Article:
Tag Archives: Consultants

Can Nonprofits Turn Previous Failures Into Future Success?

Can Nonprofits Turn Previous Failures Into Future Success?Listen to any conference speaker, self-help guru or tech entrepreneur and you are sure to hear about their failures. Of course, they are speaking because they turned their failures into lessons that helped them succeed. Can you imagine going to a funder and telling them that you had to close down your last nonprofit due to lack of money but this time you knew how to handle their 7-figure gift? Can nonprofits turn previous failures into future success? Of course, saying you have changed the way you run your organization is not enough.  You need to “walk the walk as well as talk the talk.”

  • Show that you now have a strong case for giving and are only approaching the right people at the right time.
  • Prove you have learned your lesson by talking about your new and detailed focus on acknowledgements.
  • Demonstrate that you understand stewardship for each and every donor and each and every gift.

What are other areas that nonprofits ignore that can be turned around to prove success?

To some this list may seem overwhelming. To others, it will highlight areas on which to focus or tweak in the coming year. Either way, turning previously missed opportunities into growth and prosperity will sustain your nonprofit. And, it will be something positive to talk about to current and prospective funders. Showing that you are learning and growing is something everyone can get excited about.   Please let us know if we can help you improve your nonprofit by emailing Abigail Harmon.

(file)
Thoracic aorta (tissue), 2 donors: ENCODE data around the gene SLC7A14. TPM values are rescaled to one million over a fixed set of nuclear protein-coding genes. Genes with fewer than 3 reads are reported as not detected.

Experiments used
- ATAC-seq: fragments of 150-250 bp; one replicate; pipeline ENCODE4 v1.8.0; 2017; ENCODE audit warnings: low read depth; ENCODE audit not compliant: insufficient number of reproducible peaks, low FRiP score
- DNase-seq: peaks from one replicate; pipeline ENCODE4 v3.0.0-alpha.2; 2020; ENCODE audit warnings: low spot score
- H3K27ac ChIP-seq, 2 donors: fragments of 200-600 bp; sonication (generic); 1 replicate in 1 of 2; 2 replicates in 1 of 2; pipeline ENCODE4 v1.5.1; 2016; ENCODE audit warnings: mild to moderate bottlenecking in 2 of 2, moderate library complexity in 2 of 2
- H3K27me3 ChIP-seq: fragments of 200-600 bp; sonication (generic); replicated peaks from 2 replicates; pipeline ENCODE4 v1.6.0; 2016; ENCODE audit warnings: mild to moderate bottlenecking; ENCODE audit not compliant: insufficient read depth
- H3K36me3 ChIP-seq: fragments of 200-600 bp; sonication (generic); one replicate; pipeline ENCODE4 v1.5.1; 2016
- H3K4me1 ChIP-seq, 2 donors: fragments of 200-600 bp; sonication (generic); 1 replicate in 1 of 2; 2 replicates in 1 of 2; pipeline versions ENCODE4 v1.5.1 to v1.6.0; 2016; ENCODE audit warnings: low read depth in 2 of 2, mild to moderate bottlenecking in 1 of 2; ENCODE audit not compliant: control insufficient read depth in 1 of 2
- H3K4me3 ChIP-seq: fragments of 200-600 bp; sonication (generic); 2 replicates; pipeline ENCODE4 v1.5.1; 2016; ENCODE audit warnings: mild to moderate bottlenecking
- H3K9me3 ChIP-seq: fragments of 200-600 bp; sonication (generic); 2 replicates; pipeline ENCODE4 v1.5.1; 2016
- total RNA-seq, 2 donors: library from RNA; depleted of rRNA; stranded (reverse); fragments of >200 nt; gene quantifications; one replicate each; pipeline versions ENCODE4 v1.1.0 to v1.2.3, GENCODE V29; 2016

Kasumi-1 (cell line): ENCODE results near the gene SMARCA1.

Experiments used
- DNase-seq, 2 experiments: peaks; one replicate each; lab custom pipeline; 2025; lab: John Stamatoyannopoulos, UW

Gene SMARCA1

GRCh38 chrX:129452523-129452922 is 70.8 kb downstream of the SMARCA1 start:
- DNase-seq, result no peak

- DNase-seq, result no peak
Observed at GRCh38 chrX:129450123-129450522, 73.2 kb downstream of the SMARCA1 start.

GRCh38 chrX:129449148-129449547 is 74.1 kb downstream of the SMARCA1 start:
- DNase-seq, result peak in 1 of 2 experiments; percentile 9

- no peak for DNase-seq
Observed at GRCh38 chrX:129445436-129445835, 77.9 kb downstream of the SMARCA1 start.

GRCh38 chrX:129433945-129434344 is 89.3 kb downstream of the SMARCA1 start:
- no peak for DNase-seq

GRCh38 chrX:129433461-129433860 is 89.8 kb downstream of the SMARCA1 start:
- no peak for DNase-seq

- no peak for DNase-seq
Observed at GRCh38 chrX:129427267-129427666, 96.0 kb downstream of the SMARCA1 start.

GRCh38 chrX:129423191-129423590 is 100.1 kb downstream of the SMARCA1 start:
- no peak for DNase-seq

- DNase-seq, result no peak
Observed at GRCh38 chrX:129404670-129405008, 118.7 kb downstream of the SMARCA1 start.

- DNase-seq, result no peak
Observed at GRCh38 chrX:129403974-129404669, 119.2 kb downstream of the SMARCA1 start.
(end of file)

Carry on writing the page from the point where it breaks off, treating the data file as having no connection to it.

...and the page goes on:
We Did Not Follow Our Own Advice. We Tried to Go It Alone: A Cautionary Tale

A Cautionary TaleThis is a bit embarrassing, but for the past 17 months, we have been working on a new website. Why 17 months you ask? Because we did not follow our own advice. We tried to go it alone.

It wasn’t a conscious decision or even financially based. We thought we were starting to create our website. And, even though the release date kept slipping, we thought we were moving forward. It took us over a year to acknowledge that we needed to hire a designer and someone to keep us on track with the project.

If you are wondering whether you should hire Mersky, Jaffe & Associates as campaign consultants or to help with an executive search, please

Learn from our cautionary tale:

  1. We didn’t have dedicated staff for this project, but more importantly, we didn’t have someone whose job it was to keep us on track.
  2. Websites, blogs and whitepapers can only take you so far. Sometimes you need to call in the experts